Carol Reed (The Third Man) softens the edges of his social commentary as he heads into the slums of 19th-century London in this vigorous adaptation of Lionel Bart’s musical version of the Dickens classic.
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It's hard to be objective about this film. I grew up with it and seen it over a dozen times. It has a particular resonance for a Londoner like me too. The voices and characters are still out there. The songs are beautiful ( check out John Lucien's superb cover https://www.youtube.com/watch?v=-sbNPKwGDJ4 )
The sets and choreography are great.
Almost a final hurrah for the large scale musical and a handsomely realised production at that, full of splendid musical numbers, rich caricatures and some magnificent sets. Not quite the chocalately confection you might expect with a pleasingly dark undercurrent of murder and danger cutting against the generally jolly vibe. It all works a treat.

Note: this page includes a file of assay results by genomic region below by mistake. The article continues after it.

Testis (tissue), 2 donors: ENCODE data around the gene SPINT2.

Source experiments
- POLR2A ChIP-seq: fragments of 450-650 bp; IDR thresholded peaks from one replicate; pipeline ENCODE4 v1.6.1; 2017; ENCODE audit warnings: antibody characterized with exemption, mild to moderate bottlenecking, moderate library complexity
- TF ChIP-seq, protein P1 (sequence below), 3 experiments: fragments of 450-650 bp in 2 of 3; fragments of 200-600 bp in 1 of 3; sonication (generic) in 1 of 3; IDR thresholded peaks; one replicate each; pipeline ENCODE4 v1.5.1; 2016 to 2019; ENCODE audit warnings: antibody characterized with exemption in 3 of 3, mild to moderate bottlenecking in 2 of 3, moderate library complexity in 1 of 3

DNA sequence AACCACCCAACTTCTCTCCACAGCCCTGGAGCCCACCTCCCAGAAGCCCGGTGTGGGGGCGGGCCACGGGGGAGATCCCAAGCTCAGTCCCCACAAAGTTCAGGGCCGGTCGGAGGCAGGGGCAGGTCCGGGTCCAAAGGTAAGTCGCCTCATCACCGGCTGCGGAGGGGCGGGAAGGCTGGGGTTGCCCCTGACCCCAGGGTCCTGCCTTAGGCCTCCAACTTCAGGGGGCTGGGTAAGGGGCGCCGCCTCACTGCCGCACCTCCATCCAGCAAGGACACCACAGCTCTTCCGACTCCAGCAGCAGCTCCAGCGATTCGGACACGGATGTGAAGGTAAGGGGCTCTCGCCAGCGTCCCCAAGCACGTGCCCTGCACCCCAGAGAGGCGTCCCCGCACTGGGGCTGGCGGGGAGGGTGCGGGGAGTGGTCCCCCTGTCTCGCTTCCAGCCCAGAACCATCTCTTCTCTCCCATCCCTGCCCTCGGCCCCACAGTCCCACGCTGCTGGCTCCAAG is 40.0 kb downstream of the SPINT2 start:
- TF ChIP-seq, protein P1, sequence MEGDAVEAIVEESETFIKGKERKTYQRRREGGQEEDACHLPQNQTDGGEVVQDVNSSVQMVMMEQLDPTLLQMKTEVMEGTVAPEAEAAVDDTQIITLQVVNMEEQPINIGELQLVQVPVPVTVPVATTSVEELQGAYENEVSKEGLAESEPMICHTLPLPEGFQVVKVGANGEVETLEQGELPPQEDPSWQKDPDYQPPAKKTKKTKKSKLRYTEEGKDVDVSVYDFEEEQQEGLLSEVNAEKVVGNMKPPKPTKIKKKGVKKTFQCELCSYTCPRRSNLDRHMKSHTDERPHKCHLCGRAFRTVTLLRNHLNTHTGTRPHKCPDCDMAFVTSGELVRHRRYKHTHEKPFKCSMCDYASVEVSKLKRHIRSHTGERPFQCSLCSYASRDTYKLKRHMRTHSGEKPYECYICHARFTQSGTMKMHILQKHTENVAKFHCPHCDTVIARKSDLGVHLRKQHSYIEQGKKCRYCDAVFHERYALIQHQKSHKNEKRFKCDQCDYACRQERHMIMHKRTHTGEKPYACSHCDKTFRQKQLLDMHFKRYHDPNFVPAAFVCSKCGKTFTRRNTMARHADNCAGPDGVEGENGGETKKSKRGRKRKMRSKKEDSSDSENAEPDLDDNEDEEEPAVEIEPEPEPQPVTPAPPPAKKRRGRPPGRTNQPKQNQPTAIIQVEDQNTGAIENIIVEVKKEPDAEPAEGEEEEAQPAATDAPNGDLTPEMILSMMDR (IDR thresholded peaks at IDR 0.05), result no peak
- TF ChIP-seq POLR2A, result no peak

Ron Moody, Shani Wallis, Oliver Reed, and Jack Wild all make up for the weakness of Mark Lester (who is, to be fair, saddled with a lead character who just isn't as interesting as the supporting players). Most of the songs are great, although a couple really aren't ("Where Is Love?" makes my ears bleed), and the 2 1/2 hour runtime flies by.